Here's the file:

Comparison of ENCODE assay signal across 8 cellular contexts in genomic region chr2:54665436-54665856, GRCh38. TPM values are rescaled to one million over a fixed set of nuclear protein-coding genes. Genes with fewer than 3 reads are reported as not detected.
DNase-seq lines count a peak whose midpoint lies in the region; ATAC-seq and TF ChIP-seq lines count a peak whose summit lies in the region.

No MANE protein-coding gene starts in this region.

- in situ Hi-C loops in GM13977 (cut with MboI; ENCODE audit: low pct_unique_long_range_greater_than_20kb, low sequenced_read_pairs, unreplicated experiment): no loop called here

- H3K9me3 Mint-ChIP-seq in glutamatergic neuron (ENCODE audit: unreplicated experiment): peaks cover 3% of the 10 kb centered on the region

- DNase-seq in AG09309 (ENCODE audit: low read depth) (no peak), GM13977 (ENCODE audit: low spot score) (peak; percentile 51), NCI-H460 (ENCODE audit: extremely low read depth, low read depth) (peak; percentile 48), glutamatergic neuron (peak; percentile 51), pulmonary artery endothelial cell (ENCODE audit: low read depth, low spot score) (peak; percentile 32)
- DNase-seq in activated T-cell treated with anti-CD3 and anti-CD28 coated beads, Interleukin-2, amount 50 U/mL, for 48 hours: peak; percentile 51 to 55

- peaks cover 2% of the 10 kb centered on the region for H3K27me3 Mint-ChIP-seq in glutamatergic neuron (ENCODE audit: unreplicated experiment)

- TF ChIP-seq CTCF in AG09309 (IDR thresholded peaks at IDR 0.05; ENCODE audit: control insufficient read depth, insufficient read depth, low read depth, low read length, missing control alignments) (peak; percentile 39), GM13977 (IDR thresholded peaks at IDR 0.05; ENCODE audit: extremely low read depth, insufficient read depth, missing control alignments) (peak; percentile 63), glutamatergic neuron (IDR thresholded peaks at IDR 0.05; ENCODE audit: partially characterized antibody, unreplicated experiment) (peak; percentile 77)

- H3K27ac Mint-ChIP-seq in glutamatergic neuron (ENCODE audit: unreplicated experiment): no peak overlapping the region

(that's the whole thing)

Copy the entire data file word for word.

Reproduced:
Comparison of ENCODE assay signal across 8 cellular contexts in genomic region chr2:54665436-54665856, GRCh38. TPM values are rescaled to one million over a fixed set of nuclear protein-coding genes. Genes with fewer than 3 reads are reported as not detected.
DNase-seq lines count a peak whose midpoint lies in the region; ATAC-seq and TF ChIP-seq lines count a peak whose summit lies in the region.

No MANE protein-coding gene starts in this region.

- in situ Hi-C loops in GM13977 (cut with MboI; ENCODE audit: low pct_unique_long_range_greater_than_20kb, low sequenced_read_pairs, unreplicated experiment): no loop called here

- H3K9me3 Mint-ChIP-seq in glutamatergic neuron (ENCODE audit: unreplicated experiment): peaks cover 3% of the 10 kb centered on the region

- DNase-seq in AG09309 (ENCODE audit: low read depth) (no peak), GM13977 (ENCODE audit: low spot score) (peak; percentile 51), NCI-H460 (ENCODE audit: extremely low read depth, low read depth) (peak; percentile 48), glutamatergic neuron (peak; percentile 51), pulmonary artery endothelial cell (ENCODE audit: low read depth, low spot score) (peak; percentile 32)
- DNase-seq in activated T-cell treated with anti-CD3 and anti-CD28 coated beads, Interleukin-2, amount 50 U/mL, for 48 hours: peak; percentile 51 to 55

- peaks cover 2% of the 10 kb centered on the region for H3K27me3 Mint-ChIP-seq in glutamatergic neuron (ENCODE audit: unreplicated experiment)

- TF ChIP-seq CTCF in AG09309 (IDR thresholded peaks at IDR 0.05; ENCODE audit: control insufficient read depth, insufficient read depth, low read depth, low read length, missing control alignments) (peak; percentile 39), GM13977 (IDR thresholded peaks at IDR 0.05; ENCODE audit: extremely low read depth, insufficient read depth, missing control alignments) (peak; percentile 63), glutamatergic neuron (IDR thresholded peaks at IDR 0.05; ENCODE audit: partially characterized antibody, unreplicated experiment) (peak; percentile 77)

- H3K27ac Mint-ChIP-seq in glutamatergic neuron (ENCODE audit: unreplicated experiment): no peak overlapping the region